The reading gap is very evident in Granville.   We already know there’s no library.  At the school level, the children’s test scores on reading and comprehension are abysmal.   Once they leave the school compound, there is practically nothing to read in the community.   Even the number of newspaper vendors have been drastically reduced, compared to when I lived there as a child and adolescent.

I rarely, if ever, saw someone reading as much as a flyer.  Even the Jehovah’s Witnesses, who, ironically, are the only source of free reading material in low-income communities where I’ve been, were sitting in the shade of an abandoned shop, far enough away from any foot traffic that would have allowed someone to quickly grab a magazine or two.

There weren’t even the usual plethora of painted or printed advertisements for upcoming dances (I notice that vehicles are being used as billboards now).   The place was a desert, when it came to the printed word.

Nobody I talked to could remember the last time the book mobile from the St. James Parish Library came by.  It turns out that it doesn’t come to Granville.  The librarian I talked to told me she didn’t know but then acted like she did:  “the library that used to be there was closed which shows it wasn’t being used it doesn’t make sense for the mobile unit to go there/the book mobile only goes to rural areas/Granville is in ‘town’ so it’s close (but Tucker is not?)”   Look here.

She did tell me that I could write a letter requesting that the mobile unit go to Granville; I think I will do just that.

To me, if children aren’t reading in school, it’s because they aren’t reading at home either.  And if they aren’t reading at home, that’s because adults around them aren’t reading at home, and they don’t have ready access to books.  No library in the community sure doesn’t help that situation.

The solution seemed simple:  turn communities into literacy centers.

Create a reading room and a community-based program that is open and available to children who live in the district.

Give books to babies and young children in the clinics.  Create free summer programs so the children can attend.

Create newsletters, public art projects, book kiosks, etc. that are freely accessible and always available.

Basically, make it impossible for children to go through reading withdrawal once they leave the school grounds, wherever it is they go to school.

Make it difficult for adults to spend most of their time sitting down and staring into space with nothing to do.   If you notice, there’s a lot of this “doing nothing” activity in Granville, as in other places in Jamaica.  In fact, the overwhelming feeling in the towns is of adults – mostly men it seems – sitting around and waiting for something to happen to them.   I figure something worse than reading could happen, so why not offer them the choice to read?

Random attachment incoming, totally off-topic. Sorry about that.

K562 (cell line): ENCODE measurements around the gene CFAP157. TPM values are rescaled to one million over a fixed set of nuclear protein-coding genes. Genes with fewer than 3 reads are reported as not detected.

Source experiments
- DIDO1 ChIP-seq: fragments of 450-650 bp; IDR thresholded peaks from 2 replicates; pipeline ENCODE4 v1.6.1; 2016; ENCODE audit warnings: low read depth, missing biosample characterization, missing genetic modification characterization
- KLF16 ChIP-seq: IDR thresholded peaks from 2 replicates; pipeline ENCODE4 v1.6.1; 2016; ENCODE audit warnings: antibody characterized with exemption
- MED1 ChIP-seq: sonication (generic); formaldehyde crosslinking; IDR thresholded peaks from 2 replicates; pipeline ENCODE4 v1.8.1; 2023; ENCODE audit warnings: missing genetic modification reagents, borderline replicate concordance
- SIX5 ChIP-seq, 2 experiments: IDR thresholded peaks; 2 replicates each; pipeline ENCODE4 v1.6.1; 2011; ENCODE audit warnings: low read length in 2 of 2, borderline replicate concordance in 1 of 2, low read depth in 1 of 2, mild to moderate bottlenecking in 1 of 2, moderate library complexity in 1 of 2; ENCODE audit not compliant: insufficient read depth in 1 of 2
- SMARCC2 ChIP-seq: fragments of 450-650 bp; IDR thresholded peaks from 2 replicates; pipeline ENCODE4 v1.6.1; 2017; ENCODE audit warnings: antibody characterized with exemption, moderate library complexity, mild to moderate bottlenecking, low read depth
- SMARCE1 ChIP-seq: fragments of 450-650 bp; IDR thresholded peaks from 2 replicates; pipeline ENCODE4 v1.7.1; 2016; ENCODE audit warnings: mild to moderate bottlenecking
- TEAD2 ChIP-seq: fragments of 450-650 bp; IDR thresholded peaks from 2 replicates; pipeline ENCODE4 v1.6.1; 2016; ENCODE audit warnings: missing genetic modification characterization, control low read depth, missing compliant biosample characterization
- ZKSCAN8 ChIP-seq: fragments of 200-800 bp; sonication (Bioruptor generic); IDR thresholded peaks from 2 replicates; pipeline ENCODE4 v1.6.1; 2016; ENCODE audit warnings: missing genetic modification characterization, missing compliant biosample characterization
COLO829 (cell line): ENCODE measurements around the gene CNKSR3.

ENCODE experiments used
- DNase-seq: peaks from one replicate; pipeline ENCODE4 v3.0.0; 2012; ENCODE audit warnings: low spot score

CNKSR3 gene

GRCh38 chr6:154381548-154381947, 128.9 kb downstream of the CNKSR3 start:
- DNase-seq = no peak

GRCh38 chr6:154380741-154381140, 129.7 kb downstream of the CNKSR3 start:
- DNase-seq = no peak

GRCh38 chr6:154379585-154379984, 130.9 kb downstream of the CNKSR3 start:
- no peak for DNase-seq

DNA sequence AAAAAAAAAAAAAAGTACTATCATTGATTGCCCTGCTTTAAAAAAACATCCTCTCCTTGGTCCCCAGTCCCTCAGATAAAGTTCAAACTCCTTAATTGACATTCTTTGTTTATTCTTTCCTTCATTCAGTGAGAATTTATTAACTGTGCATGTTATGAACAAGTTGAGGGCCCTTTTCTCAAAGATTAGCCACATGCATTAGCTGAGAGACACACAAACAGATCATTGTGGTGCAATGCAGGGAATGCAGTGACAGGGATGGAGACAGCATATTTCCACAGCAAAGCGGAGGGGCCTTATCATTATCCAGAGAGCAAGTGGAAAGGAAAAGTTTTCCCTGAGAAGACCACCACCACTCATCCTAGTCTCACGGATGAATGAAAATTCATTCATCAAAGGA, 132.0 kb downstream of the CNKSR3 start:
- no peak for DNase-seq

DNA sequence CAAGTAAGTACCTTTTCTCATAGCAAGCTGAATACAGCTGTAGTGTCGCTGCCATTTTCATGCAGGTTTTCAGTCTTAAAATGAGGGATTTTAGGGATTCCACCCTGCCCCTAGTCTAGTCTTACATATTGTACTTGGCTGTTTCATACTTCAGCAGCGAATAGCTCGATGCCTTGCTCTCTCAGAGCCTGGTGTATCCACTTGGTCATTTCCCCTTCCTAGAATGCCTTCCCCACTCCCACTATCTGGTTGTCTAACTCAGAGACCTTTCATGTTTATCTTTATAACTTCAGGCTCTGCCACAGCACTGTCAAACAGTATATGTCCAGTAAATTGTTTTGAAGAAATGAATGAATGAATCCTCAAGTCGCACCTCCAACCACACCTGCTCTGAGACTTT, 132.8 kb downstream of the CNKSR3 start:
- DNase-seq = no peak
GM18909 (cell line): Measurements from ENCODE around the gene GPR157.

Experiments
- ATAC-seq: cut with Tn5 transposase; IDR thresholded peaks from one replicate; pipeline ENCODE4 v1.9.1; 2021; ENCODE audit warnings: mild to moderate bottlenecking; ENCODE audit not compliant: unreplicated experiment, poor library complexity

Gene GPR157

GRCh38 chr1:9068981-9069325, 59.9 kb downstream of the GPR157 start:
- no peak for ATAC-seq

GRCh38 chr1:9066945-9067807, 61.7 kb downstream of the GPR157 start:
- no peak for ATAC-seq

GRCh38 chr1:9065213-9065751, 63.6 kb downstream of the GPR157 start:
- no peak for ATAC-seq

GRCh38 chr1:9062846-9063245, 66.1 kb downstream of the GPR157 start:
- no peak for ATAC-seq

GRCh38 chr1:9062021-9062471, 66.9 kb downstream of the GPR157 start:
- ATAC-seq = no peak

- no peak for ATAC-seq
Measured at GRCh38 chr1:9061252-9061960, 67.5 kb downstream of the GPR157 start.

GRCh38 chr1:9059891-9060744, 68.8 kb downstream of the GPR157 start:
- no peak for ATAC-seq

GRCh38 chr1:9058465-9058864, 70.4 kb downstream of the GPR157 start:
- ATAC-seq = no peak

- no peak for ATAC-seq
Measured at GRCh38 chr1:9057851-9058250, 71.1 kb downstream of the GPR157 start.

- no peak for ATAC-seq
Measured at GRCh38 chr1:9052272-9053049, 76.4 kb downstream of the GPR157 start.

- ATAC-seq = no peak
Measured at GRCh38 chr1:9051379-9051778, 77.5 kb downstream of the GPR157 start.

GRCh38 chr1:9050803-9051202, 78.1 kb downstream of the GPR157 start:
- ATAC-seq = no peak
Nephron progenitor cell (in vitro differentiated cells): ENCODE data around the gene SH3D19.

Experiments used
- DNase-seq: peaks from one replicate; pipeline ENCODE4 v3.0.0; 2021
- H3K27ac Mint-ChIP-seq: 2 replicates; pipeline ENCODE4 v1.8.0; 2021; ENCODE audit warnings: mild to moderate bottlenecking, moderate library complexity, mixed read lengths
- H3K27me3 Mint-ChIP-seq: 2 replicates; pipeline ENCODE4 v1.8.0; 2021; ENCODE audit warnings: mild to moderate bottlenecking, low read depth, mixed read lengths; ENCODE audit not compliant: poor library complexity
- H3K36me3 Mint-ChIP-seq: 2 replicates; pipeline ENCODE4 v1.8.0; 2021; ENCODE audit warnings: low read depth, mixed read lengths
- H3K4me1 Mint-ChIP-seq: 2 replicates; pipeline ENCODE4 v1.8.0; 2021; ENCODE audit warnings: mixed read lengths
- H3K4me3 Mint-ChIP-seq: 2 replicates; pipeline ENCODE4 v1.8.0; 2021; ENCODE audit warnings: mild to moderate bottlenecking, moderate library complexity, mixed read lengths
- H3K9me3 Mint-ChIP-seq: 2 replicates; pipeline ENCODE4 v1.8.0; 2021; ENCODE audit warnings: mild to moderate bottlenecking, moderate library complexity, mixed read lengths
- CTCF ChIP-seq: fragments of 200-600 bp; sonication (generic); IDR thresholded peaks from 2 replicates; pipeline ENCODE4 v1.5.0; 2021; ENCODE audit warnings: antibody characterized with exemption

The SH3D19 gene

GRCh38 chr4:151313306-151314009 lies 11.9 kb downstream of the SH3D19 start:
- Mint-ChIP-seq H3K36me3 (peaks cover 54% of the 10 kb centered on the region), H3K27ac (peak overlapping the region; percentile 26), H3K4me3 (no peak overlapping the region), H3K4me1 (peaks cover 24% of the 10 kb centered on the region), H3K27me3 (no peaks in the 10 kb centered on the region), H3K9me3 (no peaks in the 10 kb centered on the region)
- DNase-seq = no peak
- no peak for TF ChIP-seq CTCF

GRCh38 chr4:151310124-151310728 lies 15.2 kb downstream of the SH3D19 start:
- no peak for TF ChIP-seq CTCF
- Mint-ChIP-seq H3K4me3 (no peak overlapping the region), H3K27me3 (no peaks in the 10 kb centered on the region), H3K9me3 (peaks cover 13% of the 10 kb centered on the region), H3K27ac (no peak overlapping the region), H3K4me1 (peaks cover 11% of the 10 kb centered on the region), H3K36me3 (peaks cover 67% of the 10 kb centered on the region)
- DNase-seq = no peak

None of these ideas are new.  I certainly didn’t come up with them; they exist in some material form everywhere that people care about literacy.

But, demonstrating an intentional approach to creating alternative institutions that supplement the [failing] school-based approach?  Way bigger and harder and more challenging to pull off.   Of course.  Why wouldn’t it be? The love is in the labour.

And so, I went at it.  Hours and hours and hours of research and writing as I tried to craft an outline of this programme that captured my vision and philosophy of education, taking account of how parents and families can be integrated into and transformed by this community-based process.  A whole lot of work.  I don’t think I’ve ever worked as hard on anything else – not even my dissertation – as I have on bringing this idea to fruition, in its most basic state.   Along the way of course, it hit me.   I think this is IT!  This project contains and offers possibilities of engendering the kind of social transformation that I only dared to dream about in graduate seminars on social theory and social change.   Haven’t I been saying and teaching university students that interdisciplinarity is at the heart of every movement for liberation?  All the research and anecdotal evidence points towards arts education as a critical and necessary tool for addressing the deficits in literacy and critical thinking that mar public education.

So, why not try this in Jamaica? What does anybody, including me, have to lose?  And what is this opportunity except the perfect moment to meld everything I’ve ever learned and experienced about education as a praxis of freedom?

And that is how the Granville Reading & Art Programme came to be.